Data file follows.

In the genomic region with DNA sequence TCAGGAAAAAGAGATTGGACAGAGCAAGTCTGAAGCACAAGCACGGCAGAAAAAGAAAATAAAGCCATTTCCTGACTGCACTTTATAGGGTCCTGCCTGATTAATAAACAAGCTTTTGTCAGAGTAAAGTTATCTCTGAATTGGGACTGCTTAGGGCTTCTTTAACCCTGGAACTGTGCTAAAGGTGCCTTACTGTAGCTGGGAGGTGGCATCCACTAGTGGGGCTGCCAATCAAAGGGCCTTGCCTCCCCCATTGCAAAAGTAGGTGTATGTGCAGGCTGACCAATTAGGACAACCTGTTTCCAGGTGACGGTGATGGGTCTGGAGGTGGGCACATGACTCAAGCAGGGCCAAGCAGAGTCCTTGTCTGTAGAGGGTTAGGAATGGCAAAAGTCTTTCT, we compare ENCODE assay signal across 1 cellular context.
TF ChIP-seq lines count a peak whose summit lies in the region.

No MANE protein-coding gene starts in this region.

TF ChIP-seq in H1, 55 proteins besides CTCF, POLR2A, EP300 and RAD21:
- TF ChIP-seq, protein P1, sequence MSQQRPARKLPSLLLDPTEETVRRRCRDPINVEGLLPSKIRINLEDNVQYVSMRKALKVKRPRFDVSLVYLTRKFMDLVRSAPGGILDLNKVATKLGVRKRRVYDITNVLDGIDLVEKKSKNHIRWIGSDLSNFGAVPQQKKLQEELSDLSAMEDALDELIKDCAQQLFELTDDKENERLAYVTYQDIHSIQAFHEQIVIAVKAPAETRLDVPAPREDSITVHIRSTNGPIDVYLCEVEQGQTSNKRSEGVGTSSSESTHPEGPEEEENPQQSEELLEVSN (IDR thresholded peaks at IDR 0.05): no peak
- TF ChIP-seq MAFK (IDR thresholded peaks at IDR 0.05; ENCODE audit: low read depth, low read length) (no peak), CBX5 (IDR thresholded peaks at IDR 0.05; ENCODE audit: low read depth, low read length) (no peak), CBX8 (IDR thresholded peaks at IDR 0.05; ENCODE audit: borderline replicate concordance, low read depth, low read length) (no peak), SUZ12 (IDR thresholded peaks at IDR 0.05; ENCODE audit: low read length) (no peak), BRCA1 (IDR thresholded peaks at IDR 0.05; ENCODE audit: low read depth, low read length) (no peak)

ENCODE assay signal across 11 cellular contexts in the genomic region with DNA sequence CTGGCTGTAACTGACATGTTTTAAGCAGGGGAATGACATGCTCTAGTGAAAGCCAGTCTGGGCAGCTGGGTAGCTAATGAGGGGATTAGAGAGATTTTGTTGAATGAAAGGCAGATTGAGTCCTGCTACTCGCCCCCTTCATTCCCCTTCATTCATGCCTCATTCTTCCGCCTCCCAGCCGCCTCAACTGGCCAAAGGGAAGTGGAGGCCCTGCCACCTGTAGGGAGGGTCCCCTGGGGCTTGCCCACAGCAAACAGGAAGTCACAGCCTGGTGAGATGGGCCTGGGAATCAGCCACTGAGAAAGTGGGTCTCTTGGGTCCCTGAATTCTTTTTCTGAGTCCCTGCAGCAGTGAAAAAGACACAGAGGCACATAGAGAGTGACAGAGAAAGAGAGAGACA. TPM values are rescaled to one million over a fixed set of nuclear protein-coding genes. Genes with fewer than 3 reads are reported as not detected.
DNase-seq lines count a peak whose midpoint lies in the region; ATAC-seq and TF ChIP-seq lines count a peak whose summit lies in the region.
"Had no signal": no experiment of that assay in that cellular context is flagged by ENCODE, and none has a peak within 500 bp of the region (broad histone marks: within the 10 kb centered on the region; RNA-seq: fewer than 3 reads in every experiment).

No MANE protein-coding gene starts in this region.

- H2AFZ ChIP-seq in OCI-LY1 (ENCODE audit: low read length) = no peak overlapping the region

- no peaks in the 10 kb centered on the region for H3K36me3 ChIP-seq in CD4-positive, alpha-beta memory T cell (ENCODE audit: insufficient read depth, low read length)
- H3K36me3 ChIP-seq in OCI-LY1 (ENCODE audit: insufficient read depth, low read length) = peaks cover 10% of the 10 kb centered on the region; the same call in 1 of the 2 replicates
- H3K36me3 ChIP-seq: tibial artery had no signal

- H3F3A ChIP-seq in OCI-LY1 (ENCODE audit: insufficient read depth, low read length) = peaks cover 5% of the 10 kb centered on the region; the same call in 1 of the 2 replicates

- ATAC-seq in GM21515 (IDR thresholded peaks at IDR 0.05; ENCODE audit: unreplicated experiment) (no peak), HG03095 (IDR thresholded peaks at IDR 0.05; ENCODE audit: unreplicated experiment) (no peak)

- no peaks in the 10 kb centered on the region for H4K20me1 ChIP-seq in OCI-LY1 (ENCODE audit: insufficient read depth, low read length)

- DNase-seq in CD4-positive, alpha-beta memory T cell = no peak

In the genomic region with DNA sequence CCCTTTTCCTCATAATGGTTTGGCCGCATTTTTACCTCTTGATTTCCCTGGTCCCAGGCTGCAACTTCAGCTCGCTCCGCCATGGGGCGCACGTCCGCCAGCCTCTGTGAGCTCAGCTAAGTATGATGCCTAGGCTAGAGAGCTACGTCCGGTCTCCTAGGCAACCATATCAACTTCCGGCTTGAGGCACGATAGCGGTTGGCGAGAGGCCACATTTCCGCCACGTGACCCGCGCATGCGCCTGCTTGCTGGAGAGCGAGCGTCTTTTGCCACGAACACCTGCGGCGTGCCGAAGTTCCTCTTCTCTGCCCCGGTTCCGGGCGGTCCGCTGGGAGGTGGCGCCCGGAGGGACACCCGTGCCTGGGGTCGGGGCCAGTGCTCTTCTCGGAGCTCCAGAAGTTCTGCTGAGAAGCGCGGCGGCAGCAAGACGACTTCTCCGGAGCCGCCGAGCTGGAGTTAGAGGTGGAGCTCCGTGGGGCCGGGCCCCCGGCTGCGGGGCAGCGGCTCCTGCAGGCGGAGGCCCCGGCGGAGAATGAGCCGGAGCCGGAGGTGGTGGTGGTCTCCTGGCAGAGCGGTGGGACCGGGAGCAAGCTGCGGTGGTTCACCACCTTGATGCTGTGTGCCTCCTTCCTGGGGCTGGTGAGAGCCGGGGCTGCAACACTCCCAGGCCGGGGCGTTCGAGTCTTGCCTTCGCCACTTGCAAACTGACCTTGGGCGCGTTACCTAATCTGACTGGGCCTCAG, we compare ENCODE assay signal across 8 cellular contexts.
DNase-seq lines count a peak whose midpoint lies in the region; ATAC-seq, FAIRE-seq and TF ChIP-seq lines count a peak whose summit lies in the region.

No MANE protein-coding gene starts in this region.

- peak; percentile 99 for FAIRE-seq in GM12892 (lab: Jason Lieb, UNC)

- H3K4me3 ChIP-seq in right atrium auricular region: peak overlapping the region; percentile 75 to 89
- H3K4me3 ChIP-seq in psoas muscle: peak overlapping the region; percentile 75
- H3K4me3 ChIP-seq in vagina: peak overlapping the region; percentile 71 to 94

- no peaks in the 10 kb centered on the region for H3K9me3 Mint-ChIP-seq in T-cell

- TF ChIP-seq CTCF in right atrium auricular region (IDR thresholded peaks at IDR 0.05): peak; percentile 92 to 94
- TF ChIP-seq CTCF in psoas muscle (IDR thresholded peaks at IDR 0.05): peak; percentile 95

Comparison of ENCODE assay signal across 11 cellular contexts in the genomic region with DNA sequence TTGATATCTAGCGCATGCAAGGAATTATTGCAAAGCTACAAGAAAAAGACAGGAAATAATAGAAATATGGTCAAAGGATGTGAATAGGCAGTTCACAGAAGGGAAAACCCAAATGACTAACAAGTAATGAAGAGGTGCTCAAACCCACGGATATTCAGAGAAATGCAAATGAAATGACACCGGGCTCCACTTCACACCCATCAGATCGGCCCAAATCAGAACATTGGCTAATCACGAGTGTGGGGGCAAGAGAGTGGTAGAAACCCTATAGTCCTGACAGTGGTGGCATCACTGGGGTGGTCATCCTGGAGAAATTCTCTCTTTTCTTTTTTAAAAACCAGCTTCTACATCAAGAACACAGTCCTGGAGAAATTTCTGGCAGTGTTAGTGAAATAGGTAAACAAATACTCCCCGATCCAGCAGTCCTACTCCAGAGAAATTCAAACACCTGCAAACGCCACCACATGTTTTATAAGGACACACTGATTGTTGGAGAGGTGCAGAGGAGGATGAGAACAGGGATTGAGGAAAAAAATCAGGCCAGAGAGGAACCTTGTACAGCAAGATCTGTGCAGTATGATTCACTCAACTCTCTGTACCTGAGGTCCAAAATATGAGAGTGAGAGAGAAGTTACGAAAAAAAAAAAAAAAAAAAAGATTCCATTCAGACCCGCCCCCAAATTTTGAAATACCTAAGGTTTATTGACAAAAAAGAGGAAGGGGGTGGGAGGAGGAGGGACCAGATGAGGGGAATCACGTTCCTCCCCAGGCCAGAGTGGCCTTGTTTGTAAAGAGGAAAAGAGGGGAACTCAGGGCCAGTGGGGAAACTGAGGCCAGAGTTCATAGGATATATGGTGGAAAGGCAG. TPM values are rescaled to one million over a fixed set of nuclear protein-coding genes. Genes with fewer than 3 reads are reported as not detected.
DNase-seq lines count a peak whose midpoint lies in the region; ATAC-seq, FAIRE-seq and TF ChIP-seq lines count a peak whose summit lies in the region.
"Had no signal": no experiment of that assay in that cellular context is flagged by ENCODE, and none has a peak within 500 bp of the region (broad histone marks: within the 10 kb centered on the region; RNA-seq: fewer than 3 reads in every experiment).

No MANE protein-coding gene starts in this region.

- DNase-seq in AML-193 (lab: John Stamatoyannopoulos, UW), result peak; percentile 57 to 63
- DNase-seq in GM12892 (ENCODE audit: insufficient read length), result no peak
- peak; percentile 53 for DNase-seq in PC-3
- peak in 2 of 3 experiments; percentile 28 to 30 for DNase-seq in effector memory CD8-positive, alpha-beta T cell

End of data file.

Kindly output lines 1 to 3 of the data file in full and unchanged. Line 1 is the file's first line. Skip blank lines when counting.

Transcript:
In the genomic region with DNA sequence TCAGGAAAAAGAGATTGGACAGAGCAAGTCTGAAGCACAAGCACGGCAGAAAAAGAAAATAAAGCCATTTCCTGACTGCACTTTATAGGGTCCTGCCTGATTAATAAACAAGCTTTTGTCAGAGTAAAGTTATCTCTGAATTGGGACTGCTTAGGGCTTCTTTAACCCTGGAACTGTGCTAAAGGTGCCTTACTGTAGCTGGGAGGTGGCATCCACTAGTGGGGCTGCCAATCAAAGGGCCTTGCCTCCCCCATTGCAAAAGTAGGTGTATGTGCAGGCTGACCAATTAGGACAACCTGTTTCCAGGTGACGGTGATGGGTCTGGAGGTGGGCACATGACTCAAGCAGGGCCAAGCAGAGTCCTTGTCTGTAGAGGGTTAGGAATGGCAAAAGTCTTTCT, we compare ENCODE assay signal across 1 cellular context.
TF ChIP-seq lines count a peak whose summit lies in the region.

No MANE protein-coding gene starts in this region.